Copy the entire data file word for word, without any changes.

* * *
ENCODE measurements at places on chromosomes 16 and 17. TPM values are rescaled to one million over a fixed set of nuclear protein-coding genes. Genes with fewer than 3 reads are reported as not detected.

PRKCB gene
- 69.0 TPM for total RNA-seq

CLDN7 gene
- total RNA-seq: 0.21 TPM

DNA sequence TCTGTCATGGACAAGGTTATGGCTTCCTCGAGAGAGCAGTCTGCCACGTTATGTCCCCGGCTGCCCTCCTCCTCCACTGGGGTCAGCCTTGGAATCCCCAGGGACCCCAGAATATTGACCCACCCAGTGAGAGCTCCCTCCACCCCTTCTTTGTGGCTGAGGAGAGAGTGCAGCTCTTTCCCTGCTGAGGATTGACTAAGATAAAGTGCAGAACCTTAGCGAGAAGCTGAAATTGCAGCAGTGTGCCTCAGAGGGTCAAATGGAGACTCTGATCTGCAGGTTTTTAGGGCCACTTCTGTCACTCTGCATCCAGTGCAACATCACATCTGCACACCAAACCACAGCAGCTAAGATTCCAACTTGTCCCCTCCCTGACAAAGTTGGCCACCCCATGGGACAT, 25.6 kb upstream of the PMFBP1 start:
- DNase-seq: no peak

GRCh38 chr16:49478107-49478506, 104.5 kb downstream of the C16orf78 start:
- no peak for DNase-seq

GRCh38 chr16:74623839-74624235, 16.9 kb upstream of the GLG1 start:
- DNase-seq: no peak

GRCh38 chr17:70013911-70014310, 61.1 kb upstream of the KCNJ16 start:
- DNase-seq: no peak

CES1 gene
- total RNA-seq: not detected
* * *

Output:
ENCODE measurements at places on chromosomes 16 and 17. TPM values are rescaled to one million over a fixed set of nuclear protein-coding genes. Genes with fewer than 3 reads are reported as not detected.

PRKCB gene
- 69.0 TPM for total RNA-seq

CLDN7 gene
- total RNA-seq: 0.21 TPM

DNA sequence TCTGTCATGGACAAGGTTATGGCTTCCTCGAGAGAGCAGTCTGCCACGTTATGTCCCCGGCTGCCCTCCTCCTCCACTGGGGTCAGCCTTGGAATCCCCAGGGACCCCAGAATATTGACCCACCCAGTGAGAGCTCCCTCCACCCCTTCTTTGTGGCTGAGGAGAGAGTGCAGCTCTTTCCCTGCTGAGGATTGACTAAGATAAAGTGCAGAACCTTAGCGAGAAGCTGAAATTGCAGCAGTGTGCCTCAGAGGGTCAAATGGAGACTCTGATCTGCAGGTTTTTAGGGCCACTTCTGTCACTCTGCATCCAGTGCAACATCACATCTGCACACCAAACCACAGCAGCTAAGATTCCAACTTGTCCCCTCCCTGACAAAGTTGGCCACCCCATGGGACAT, 25.6 kb upstream of the PMFBP1 start:
- DNase-seq: no peak

GRCh38 chr16:49478107-49478506, 104.5 kb downstream of the C16orf78 start:
- no peak for DNase-seq

GRCh38 chr16:74623839-74624235, 16.9 kb upstream of the GLG1 start:
- DNase-seq: no peak

GRCh38 chr17:70013911-70014310, 61.1 kb upstream of the KCNJ16 start:
- DNase-seq: no peak

CES1 gene
- total RNA-seq: not detected